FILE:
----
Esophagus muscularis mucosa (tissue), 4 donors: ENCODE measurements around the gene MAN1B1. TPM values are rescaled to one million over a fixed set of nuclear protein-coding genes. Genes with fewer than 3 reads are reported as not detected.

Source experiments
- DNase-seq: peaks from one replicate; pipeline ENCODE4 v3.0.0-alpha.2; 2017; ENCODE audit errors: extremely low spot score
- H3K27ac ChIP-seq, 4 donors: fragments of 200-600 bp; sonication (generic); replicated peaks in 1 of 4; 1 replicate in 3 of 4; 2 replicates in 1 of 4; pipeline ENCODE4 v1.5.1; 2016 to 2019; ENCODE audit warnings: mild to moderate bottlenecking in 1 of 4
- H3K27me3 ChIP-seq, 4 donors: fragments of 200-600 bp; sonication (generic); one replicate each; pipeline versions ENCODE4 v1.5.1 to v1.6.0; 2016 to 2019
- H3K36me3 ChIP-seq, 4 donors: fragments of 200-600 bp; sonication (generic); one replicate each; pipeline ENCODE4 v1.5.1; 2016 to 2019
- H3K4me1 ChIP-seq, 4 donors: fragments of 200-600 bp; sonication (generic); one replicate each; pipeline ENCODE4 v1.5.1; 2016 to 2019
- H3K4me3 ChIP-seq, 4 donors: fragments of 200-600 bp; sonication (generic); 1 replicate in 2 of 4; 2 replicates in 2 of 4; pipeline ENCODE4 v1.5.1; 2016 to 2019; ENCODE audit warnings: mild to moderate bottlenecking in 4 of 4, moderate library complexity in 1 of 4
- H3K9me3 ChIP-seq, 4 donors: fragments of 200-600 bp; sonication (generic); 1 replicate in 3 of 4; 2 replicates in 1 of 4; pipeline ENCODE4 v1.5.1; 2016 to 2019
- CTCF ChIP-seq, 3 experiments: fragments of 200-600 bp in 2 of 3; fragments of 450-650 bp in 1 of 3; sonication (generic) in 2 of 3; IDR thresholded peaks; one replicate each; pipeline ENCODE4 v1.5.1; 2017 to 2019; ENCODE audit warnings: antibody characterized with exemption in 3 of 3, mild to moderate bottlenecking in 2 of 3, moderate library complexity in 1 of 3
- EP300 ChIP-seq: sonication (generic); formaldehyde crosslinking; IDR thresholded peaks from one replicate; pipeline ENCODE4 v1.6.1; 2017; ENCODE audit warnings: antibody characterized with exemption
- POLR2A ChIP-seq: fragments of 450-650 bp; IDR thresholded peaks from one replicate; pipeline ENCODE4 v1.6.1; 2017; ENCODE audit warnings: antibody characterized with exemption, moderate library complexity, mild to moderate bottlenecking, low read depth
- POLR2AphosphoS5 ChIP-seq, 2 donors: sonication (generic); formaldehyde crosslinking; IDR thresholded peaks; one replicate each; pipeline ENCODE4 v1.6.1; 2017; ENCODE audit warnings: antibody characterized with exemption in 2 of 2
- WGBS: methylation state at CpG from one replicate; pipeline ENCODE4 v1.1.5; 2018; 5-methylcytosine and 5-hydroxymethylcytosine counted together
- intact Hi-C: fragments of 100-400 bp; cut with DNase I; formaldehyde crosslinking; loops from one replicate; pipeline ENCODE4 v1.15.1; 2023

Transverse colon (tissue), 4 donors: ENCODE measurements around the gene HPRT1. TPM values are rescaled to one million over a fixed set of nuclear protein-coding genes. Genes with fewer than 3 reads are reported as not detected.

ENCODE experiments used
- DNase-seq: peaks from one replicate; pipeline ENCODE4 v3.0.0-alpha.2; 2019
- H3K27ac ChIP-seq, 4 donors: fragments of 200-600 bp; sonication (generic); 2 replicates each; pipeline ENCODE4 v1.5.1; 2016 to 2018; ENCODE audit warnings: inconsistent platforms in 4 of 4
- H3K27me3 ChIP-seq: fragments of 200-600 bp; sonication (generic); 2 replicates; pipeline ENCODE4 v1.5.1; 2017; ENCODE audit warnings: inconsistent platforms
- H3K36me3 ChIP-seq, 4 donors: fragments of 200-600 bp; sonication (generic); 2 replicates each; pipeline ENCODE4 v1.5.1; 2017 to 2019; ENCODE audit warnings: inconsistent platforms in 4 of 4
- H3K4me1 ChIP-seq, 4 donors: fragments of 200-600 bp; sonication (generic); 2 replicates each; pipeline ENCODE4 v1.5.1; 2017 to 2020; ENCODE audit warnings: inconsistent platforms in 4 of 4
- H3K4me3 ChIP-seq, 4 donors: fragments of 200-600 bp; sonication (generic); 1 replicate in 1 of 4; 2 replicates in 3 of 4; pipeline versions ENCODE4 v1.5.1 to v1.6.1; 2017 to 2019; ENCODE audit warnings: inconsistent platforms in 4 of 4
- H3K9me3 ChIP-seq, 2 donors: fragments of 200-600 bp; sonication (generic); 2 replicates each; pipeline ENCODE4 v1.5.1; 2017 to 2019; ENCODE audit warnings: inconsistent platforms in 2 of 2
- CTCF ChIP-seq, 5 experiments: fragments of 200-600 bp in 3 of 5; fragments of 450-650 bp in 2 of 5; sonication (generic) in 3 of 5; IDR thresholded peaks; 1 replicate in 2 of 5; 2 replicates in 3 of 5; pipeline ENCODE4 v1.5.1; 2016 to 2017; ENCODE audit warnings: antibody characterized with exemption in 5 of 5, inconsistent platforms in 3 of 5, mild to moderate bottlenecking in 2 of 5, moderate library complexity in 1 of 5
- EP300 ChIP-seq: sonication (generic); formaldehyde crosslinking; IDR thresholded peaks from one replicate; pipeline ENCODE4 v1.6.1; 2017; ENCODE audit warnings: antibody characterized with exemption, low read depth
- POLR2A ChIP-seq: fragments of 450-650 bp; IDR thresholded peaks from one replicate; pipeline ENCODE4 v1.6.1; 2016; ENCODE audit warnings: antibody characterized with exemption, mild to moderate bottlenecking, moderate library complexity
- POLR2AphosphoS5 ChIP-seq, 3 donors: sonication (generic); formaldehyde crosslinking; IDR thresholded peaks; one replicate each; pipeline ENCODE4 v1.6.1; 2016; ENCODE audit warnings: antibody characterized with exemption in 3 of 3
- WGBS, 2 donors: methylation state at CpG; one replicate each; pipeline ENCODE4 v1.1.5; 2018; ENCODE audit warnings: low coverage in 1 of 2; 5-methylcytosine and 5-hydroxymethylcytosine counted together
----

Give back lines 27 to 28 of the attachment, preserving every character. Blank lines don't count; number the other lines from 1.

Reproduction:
- POLR2A ChIP-seq: fragments of 450-650 bp; IDR thresholded peaks from one replicate; pipeline ENCODE4 v1.6.1; 2016; ENCODE audit warnings: antibody characterized with exemption, mild to moderate bottlenecking, moderate library complexity
- POLR2AphosphoS5 ChIP-seq, 3 donors: sonication (generic); formaldehyde crosslinking; IDR thresholded peaks; one replicate each; pipeline ENCODE4 v1.6.1; 2016; ENCODE audit warnings: antibody characterized with exemption in 3 of 3